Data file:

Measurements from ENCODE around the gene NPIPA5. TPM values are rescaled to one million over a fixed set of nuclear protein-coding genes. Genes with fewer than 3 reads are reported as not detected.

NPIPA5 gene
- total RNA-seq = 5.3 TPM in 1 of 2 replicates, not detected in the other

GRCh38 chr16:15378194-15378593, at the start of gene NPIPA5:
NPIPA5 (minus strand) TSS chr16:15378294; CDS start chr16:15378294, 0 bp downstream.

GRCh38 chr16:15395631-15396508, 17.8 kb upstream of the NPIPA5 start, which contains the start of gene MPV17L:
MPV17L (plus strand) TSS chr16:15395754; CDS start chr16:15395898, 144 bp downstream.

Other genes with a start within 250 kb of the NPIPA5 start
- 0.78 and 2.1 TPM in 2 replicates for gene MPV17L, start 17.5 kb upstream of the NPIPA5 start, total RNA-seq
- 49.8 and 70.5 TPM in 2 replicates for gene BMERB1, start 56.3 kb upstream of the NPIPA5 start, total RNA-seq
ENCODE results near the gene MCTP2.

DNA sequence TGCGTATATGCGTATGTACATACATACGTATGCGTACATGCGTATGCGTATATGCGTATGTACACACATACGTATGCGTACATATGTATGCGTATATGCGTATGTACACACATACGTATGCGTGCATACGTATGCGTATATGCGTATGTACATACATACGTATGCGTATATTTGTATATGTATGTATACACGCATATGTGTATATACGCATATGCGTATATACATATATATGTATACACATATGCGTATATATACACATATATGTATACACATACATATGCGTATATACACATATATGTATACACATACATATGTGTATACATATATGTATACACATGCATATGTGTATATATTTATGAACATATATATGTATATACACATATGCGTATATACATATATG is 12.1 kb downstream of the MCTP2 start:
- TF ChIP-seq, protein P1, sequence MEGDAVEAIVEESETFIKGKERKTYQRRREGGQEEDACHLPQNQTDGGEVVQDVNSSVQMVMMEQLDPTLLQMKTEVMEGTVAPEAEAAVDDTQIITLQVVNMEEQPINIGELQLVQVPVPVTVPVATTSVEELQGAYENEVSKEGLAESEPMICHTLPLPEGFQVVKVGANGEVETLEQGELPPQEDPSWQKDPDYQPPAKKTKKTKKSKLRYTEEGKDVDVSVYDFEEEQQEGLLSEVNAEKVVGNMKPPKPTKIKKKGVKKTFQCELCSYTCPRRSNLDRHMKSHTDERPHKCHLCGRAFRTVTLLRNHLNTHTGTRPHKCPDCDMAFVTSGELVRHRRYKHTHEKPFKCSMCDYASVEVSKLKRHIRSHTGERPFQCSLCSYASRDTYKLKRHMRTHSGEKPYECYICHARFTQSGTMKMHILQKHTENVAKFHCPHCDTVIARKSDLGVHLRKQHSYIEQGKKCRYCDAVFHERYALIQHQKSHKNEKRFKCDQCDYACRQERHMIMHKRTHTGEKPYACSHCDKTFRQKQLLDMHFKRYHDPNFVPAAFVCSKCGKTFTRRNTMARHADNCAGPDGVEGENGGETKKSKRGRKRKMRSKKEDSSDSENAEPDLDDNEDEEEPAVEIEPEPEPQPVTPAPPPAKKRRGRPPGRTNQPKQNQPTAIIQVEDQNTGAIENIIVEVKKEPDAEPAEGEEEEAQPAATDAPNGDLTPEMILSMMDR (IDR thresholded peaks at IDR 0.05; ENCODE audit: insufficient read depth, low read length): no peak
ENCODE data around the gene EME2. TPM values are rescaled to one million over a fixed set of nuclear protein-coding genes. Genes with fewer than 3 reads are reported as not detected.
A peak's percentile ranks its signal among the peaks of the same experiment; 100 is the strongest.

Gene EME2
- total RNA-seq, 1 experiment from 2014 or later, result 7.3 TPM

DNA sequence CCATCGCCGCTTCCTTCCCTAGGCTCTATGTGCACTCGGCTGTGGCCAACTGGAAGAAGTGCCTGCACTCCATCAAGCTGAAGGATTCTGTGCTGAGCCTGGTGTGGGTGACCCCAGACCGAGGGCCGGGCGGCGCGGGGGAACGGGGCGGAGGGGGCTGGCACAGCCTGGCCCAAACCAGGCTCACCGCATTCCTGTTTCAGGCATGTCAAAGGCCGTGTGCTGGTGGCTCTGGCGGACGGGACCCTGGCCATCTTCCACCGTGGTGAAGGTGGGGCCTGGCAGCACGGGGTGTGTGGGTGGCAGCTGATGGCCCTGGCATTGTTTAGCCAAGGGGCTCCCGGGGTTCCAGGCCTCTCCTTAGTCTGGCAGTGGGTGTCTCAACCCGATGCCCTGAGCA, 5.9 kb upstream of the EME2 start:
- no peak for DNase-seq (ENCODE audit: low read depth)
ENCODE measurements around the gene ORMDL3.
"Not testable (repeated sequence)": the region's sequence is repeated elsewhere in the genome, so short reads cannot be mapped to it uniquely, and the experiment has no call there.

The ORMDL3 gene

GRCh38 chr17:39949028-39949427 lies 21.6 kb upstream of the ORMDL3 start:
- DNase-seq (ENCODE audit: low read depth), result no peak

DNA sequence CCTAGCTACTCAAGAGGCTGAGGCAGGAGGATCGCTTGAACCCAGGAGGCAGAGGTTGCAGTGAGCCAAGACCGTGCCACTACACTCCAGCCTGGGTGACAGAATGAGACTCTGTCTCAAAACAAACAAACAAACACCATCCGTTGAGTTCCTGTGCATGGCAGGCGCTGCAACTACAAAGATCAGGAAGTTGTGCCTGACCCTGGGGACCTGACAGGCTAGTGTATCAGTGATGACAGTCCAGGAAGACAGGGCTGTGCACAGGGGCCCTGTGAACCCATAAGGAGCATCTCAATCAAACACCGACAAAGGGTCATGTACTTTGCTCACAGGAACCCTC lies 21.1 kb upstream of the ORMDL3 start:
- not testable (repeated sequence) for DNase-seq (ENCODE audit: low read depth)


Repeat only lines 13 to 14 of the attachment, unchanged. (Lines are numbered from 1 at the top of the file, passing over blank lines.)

- TF ChIP-seq, protein P1, sequence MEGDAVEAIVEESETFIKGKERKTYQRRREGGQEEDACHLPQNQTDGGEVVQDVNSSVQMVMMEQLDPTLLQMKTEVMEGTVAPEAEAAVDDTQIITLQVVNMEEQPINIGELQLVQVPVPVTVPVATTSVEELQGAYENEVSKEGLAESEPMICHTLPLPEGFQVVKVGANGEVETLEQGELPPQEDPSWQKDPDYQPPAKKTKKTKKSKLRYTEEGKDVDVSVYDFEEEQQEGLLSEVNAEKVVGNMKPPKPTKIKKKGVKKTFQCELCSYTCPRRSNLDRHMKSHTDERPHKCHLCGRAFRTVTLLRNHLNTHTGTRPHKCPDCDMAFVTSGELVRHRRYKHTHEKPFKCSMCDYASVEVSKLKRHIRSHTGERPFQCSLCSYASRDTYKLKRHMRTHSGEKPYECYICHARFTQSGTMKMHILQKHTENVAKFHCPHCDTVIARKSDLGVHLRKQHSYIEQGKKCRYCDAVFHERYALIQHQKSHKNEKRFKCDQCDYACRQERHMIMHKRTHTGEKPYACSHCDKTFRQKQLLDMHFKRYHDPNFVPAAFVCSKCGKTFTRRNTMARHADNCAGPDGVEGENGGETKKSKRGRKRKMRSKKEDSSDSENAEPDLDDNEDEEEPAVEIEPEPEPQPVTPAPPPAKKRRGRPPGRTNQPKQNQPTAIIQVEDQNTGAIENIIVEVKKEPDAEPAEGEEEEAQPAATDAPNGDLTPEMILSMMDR (IDR thresholded peaks at IDR 0.05; ENCODE audit: insufficient read depth, low read length): no peak
ENCODE data around the gene EME2. TPM values are rescaled to one million over a fixed set of nuclear protein-coding genes. Genes with fewer than 3 reads are reported as not detected.